Why are there so many contracts in circulation that include indemnities?
The short answer may be that the drafter thinks they are expected, and doesn’t want to be criticised for omitting them.
But too often the wording seems misconceived, as if the drafter doesn’t really understand the principles behind them, or just has a vague idea that they somehow provide greater protection than a contract that merely has warranties and other obligations.
The classic way of looking at indemnities is to say that they provide stronger protection to the beneficiary of the indemnity than a contractual obligation on the other party. For example, being entitled to an indemnity against third party claims for IP infringement may provide greater protection than being the recipient of a warranty that no third party IP is infringed. This argument assumes that the indemnity provides, in effect, a “blank cheque” for the amount of any damages or settlement payment to the third party IP owner. By contrast, if there is merely a warranty, the recipient of the warranty can only recover if the “holy trinity” of contract claims are satisfied, namely:
- Causation. The loss suffered must have been caused by the breach of warranty.
- Remoteness. The loss must not be too remote from the breach.
- Mitigation. The recipient of the warranty must take reasonable steps to mitigate, or minimise, the loss.
There is some case law that suggests that mitigation, at least, may be required, even in the case of an indemnity. But, in general, drafters feel that an indemnity of this kind may provide stronger protection than a warranty, and in some types of negotiation a possible advantage is enough to justify including a clause, even if the precise extent of that advantage in an individual case is not clear.
While this argument is understandable using the above examples, there are many other examples, seen in practice, where the argument is much less clear. Sometimes, an indemnity is given against breach of warranty. Adapting the previous examples, a party warrants that no third party IP is infringed, and indemnifies the other party against its breach of warranty.
In this example, it is much less clear that the indemnifier is giving a blank cheque to the other party. The party asking for the indemnity is, no doubt, hoping that the indemnity will provide greater protection than the warranty, otherwise what is the point of the indemnity? But are they clear in their mind what that greater protection is? Are they expecting that the court will say that, because an indemnity against breach of contract is given, the party in breach no longer has the protection of causation, remoteness and mitigation?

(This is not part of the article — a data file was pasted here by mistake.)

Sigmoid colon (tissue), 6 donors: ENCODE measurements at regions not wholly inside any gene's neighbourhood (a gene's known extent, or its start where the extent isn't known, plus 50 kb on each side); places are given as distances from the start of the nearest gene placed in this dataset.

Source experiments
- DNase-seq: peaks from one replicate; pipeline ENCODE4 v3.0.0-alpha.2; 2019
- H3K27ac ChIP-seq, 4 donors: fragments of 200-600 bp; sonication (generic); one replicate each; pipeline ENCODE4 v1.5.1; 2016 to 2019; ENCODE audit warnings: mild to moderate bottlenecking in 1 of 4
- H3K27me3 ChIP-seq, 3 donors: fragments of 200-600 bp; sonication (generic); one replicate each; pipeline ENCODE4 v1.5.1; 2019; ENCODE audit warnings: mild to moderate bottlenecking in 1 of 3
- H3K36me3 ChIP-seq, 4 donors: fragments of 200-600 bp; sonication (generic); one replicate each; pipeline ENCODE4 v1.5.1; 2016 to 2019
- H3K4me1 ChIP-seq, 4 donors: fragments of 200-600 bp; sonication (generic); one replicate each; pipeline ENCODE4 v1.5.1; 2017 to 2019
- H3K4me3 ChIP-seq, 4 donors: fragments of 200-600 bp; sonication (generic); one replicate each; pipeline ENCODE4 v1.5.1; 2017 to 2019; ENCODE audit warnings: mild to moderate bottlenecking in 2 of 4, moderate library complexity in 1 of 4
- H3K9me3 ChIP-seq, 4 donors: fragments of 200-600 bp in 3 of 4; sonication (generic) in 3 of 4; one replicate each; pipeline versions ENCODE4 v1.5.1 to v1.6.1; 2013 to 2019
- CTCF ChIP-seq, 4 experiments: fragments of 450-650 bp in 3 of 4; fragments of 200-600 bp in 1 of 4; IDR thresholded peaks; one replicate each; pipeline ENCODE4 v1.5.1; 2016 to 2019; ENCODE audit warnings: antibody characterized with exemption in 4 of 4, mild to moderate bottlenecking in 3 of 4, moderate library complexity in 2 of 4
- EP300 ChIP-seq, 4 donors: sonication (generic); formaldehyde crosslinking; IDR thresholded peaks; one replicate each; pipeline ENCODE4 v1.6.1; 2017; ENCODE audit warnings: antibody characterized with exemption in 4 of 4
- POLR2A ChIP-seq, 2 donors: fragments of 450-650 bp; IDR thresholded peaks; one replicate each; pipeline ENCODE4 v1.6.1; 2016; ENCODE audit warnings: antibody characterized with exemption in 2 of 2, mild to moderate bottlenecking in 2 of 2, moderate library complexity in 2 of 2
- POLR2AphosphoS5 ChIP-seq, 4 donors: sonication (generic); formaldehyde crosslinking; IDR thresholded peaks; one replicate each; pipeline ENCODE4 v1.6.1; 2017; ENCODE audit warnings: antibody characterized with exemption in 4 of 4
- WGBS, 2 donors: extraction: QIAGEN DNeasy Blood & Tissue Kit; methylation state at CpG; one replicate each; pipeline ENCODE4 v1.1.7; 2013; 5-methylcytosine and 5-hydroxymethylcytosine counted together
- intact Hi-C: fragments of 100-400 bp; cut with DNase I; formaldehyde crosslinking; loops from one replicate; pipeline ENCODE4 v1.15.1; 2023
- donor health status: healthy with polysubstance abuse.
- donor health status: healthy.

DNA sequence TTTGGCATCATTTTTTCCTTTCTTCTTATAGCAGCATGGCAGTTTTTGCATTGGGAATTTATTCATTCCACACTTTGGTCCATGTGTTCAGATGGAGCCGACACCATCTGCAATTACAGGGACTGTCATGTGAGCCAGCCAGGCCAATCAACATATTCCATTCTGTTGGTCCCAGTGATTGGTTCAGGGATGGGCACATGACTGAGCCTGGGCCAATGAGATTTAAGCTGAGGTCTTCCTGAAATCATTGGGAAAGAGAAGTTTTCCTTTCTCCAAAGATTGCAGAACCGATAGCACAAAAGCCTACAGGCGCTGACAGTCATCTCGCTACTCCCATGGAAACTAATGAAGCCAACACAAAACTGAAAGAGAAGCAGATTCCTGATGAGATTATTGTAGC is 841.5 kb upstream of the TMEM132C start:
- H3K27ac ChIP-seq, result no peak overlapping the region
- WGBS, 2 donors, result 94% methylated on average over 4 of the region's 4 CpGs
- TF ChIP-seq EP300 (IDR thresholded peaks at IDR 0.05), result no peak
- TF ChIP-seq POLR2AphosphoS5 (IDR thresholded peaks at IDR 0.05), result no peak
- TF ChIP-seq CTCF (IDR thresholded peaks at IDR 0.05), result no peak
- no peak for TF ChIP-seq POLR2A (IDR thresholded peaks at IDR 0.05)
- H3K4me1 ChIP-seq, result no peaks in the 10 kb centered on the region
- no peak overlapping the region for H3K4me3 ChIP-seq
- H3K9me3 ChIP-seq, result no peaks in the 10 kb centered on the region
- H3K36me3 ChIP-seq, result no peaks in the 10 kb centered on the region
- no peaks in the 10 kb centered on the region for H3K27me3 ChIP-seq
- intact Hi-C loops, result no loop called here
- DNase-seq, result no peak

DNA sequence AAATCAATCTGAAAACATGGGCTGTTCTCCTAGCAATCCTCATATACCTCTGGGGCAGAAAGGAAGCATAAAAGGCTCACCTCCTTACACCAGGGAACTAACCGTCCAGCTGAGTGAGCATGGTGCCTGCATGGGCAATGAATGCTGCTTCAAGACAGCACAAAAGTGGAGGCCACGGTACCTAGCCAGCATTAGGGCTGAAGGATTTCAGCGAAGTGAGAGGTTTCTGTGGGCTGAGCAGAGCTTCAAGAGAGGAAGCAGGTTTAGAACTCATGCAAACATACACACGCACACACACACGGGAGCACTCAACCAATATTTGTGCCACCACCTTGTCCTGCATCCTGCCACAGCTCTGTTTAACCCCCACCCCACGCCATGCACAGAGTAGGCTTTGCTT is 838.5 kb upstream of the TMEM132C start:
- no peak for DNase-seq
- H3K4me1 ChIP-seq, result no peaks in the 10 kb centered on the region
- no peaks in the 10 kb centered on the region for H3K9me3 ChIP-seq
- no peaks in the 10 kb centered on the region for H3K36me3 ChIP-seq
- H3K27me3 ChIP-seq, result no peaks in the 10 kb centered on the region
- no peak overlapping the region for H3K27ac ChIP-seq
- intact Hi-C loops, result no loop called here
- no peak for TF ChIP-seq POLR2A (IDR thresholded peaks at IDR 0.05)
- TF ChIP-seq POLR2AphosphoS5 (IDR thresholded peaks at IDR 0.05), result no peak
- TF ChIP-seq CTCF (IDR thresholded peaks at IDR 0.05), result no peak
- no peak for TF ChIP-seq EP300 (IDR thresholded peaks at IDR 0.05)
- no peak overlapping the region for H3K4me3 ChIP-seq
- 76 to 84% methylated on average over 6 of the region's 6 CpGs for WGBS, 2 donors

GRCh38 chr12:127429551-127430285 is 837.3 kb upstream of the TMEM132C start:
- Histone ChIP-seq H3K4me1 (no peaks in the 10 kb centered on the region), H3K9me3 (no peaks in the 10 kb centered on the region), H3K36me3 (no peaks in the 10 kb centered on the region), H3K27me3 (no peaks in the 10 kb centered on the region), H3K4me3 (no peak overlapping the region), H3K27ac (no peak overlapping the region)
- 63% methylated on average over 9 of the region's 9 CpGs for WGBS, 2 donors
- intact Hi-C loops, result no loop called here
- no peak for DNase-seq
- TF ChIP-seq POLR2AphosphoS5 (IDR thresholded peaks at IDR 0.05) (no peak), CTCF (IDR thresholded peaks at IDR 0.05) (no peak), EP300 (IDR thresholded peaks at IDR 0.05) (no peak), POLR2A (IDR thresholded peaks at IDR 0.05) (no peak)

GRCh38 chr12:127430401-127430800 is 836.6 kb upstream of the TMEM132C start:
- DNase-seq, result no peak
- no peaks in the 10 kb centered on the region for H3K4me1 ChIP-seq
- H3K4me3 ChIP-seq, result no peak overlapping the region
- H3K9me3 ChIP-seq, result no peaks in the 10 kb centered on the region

In IP Draughts’ view, the case law on this point is far from clear. See further Wayne Courtney’s excellent book, Contractual Indemnities, for a discussion of the case law.
Even if it might be possible to persuade a court that an indemnity against breach strips away the protection of causation, remoteness and mitigation, why would the party in breach want to agree to removing their rights under contract law, which arguably provide a reasonable balance between the interests of the parties?
This type of indemnity, which has gradually crept into many English contract templates from overseas, notably from the USA, is arguably misconceived and should be avoided. Of course, the counter-argument is that it depends on which party you are acting for, but we shouldn’t just put stuff in contracts because others do, and where the rationale is not clear.
Once you start including this type of indemnity, the next question and area of confusion is whether liability under the indemnity should be limited. If the indemnity is viewed as a bolster or flying buttress for a breach of contract claim, then yes, liability probably should be limited in the same way that the contract typically limits liability for breach of warranty. But if the indemnity is designed for a different purpose, namely to allocate responsibility for third party claims (as in the first example given above) then different considerations apply. Some of this confusion can be avoided if the indemnity is drafted not as an indemnity against breach of contract, but as an indemnity against a third party claim.
Or the contract might not need any indemnities. In IP Draughts’ view, the contract drafter should start from the assumption that no indemnities are needed, then add them if there is a good reason to do so, rather than the other way around.